Experts fear that Russia and Belarus will inflict a "retaliatory sanctions strike" on the West
Rampant energy price inflation has hurt industrial activity in Europe, with the biggest consumers hit the hardest. Aluminum and steel mills are closing due to energy costs. Chemical manufacturers move to the US. BASF is planning a permanent reduction. But this is only a small part of the troubles that the expert of the OilPrice resource lists that hit Europe.
However, there is a more serious problem than all these consequences for the respective industries. Fertilizer manufacturers are also closing their factories. And fertilizer imports have declined because the biggest suppliers, Russia and Belarus, are currently under sanctions and, in a “strikeback” (really painful), acting together, almost completely stopped the export of the most important product.
Both countries have retaliated against the sanctions by stopping fertilizer exports to Europe, and statements by European officials repeating that he is not subject to sanctions are not really helping Old World farmers.
According to the Institute of Agriculture and Trade policycited by the Financial Times, Russia accounts for 45 percent of the world's ammonium nitrate supplies. The Russian Federation also exports up to 18 percent of potassium - potassium-containing salts, which are one of the main fertilizer gradients, and 14 percent of exports of phosphates.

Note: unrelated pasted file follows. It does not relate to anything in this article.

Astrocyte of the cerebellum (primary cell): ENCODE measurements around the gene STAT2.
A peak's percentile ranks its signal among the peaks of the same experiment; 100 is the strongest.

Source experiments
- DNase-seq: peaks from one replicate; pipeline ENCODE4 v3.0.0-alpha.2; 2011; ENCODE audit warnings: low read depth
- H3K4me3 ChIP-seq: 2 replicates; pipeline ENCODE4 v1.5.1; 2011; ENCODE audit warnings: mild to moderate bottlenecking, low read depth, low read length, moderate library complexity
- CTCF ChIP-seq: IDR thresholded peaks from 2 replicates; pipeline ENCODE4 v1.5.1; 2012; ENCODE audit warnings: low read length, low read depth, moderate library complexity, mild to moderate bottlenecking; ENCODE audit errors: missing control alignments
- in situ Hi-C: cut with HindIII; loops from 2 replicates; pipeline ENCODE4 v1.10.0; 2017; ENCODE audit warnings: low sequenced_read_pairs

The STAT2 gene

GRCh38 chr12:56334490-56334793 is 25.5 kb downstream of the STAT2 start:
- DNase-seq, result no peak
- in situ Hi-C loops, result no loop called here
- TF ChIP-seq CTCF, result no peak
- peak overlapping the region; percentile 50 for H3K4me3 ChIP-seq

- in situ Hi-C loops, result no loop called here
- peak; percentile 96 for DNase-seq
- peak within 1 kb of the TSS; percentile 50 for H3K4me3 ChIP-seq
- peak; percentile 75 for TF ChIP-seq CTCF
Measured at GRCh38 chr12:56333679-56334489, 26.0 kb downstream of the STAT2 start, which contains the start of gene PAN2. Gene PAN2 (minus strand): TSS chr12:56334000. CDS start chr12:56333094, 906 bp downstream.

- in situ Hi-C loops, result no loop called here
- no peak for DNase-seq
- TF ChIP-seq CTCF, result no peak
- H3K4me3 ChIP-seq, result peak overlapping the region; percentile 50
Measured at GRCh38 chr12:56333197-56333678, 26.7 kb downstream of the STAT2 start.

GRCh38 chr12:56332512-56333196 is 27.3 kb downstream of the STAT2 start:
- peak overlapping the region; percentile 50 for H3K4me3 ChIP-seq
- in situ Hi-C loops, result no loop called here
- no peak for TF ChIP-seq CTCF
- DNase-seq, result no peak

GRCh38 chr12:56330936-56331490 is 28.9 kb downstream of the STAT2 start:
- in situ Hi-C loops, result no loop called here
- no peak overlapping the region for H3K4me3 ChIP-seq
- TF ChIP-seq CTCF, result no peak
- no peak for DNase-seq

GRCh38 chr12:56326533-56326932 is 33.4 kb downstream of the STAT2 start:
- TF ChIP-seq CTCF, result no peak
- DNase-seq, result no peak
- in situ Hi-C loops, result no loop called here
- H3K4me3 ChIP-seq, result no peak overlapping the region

Belarus is also a major exporter of fertilizers, especially potash fertilizers. But the republic has been under EU sanctions since 2021 due to European accusations of alleged human rights violations, and unlike Russia, these sanctions have affected its fertilizer industry. This has led to an unfortunate coincidence for the EU and its food security.
It is rather strange that an expert calls “an unfortunate coincidence” what Brussels did deliberately, that is, imposed sanctions against a certain industry, trying to harm the “enemy”, but hit its own pain point.
In this case, the EU leadership is to blame in any case: either they acted with an eye to harming European farmers and food security in general, or they simply criminally did not foresee the obvious consequences of their step. Especially when we are talking about famine not only in Europe, but throughout the world, because the cessation of the supply of the entire range of fertilizers by Russia and Belarus will disrupt the supply chains and food circulation throughout the planet.
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